Cyprus tops agenda as ECB's 'Angst of the Week'

Cyprus looks set to top the agenda at the European Central Bank's policy meeting Thursday, or -- in ECB chief Mario Draghi's own words -- be the financial markets' "angst of the week," analysts said.

Nevertheless, the ECB's governing council is not expected to announce any cuts in interest rates or any policy measures, ECB watchers predicted.

Last month, Draghi joked that "every week there is a new angst" and ECB watchers were convinced that following the widespread confusion over the Cyprus bailout, it would fall to Draghi, once again, to calm resurgent market fears.

"No prizes for guessing the angst of the month: Cyprus," said Royal Bank of Scotland economist Richard Barwell.

There had been much "hysteria, hullabaloo and hyperbole" in the markets since the Cyprus parliament rejected the tough terms of a bailout package with its international lenders, but the "much hyped contagion (was) conspicuous by its absence," Barwell said.

The capital controls eventually agreed for Cyprus were "not the end of the line for Cyprus; and they are certainly not the end of the line for the euro. Freak out if you wish, but the (ECB's) governing council will keep calm and carry on," the expert said.

Ernst & Young Eurozone Forecast economist Marie Diron similarly expected the consequences of the Cyprus bailout for the eurozone to be the main focus of Draghi's monthly post-meeting news conference.

She, like all other ECB watchers, said that no actual policy changes -- such as interest rate cuts or liquidity measures -- were expected this week.

Markets panicked when Eurogroup chief Jeroen Dijsselbloem appeared to suggest that the Cyprus deal might be used as a template for future eurozone bailouts.

And one of Draghi's tasks will be to seek to dissipate such fears, analysts said.

"ECB members have recently come out with messages that are not always fully consistent," said UniCredit economist Marco Valli said.

"We suspect that Draghi will avoid giving a 'yes' or 'no' answer to this thorny question (while) the debate is still ongoing," Valli said.

"As a general principle, Draghi will probably remark that any future episode of bank restructuring will be carried out in such a way that eurozone financial stability is safeguarded," he said.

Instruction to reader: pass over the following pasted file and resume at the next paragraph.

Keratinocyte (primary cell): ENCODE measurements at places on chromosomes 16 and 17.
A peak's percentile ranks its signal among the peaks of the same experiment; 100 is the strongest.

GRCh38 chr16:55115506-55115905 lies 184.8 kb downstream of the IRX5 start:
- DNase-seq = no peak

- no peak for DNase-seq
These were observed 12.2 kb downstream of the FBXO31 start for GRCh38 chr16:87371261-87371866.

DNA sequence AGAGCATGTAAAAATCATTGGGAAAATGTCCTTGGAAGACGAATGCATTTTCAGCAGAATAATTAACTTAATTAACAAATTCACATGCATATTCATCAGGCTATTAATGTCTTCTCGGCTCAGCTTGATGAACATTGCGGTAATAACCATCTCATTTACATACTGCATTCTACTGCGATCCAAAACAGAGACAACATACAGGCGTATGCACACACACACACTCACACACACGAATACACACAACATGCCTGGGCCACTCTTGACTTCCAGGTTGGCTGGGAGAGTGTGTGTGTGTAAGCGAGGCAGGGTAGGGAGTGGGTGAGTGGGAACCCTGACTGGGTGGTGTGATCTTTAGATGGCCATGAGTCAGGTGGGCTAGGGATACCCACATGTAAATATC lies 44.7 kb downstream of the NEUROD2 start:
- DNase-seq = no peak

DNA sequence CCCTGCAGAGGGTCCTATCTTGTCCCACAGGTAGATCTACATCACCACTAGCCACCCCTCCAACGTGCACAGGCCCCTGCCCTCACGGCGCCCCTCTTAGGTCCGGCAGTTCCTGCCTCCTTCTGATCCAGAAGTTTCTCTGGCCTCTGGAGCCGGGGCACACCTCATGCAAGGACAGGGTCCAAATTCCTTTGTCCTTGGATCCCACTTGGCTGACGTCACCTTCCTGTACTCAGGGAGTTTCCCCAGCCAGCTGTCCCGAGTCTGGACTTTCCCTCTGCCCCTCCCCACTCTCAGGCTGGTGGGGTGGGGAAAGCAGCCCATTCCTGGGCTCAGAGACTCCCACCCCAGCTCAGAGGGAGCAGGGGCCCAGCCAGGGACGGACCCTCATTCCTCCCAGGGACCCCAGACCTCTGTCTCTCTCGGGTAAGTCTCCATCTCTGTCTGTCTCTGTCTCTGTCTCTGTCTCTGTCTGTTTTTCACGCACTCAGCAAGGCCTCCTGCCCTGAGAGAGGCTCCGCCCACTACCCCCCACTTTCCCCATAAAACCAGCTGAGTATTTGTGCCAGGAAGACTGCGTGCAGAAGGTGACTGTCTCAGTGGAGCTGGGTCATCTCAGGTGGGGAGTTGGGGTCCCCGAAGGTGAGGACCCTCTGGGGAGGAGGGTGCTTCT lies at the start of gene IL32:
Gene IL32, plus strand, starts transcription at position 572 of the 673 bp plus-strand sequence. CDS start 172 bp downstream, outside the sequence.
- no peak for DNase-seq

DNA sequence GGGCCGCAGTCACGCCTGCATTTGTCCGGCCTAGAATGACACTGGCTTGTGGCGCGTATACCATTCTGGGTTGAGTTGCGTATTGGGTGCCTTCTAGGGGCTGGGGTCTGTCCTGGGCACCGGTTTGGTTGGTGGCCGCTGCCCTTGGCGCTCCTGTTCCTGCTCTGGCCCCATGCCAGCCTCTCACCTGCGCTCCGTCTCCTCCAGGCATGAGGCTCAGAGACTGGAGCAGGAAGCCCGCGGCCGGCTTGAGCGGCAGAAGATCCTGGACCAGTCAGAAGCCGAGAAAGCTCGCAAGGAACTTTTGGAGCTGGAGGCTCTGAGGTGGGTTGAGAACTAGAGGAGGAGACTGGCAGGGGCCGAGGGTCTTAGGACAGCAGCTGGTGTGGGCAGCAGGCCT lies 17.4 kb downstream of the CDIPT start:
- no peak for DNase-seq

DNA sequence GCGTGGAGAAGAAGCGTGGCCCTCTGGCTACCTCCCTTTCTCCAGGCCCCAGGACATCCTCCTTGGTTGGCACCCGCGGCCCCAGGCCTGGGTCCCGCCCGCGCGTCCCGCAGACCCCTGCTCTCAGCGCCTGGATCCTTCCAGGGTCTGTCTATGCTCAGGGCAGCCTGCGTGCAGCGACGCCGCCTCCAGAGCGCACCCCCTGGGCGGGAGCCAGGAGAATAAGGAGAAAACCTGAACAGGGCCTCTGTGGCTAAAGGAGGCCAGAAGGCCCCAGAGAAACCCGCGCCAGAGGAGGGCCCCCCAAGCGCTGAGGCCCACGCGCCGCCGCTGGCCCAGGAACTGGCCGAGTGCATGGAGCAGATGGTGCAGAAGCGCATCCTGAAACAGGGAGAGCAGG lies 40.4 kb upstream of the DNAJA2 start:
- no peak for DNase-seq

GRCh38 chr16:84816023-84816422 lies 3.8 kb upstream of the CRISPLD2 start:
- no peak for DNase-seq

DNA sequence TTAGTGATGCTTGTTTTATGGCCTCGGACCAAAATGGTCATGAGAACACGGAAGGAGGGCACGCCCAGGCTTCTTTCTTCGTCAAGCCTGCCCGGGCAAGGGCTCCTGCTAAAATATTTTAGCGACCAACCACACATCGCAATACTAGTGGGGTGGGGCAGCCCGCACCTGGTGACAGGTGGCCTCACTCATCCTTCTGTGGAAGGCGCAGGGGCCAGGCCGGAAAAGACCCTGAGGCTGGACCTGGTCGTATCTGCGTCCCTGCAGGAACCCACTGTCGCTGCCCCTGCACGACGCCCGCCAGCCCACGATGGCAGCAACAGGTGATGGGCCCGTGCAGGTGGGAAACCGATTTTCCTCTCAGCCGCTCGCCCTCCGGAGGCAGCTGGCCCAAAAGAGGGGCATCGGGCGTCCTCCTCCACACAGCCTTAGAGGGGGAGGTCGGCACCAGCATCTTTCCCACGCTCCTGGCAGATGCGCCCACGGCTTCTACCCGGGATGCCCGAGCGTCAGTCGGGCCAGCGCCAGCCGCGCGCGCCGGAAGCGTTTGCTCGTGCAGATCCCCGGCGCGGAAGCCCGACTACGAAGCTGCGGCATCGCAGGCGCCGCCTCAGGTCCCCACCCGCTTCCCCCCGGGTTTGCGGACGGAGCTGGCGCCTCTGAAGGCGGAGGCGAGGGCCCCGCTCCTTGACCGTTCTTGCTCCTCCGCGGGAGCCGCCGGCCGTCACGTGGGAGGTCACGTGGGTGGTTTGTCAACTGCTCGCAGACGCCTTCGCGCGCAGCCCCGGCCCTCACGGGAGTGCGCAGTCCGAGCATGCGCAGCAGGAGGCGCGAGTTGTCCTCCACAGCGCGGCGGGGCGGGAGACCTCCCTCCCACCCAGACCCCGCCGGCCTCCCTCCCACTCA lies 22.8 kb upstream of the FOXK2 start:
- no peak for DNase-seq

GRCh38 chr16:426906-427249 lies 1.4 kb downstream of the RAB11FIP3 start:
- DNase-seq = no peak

Diron at Ernst & Young said she would listen out for any hints Draghi might have on how to tackle the difficulties facing small and medium-sized enterprises (SMEs) in drumming up credit.

"It still costs a lot more for the average Spanish firm to borrow from a bank than it costs its German counterpart. These differences go beyond normal and justified risk premia related to different economic environments," Diron said.

ING Belgium economist Carsten Brzeski said that "to kick-start lending to SMEs, the ECB would either have to provide further direct relief to the banks or buy bundled-up SME loans. Such a move, however, would be hard to sell politically as core eurozone countries could regard it has recapitalisation of peripheral banks through the back door."

While a rate cut would do little to stimulate economic activity, "it might be easier to sell a rate cut within the ECB's governing council and to the outside world than a lending bazooka for SMEs," Brzeski said.

"At the current juncture, the ECB is caught on a fragile tightrope walk: on the one hand, the ECB does not believe in the curative impact of a rate cut but, on the other hand, it has not yet come up with a politically-acceptable solution for the SME funding problem," he said.

"If the recovery fails to unfold, the ECB will have to choose at least" one option, Brzeski concluded.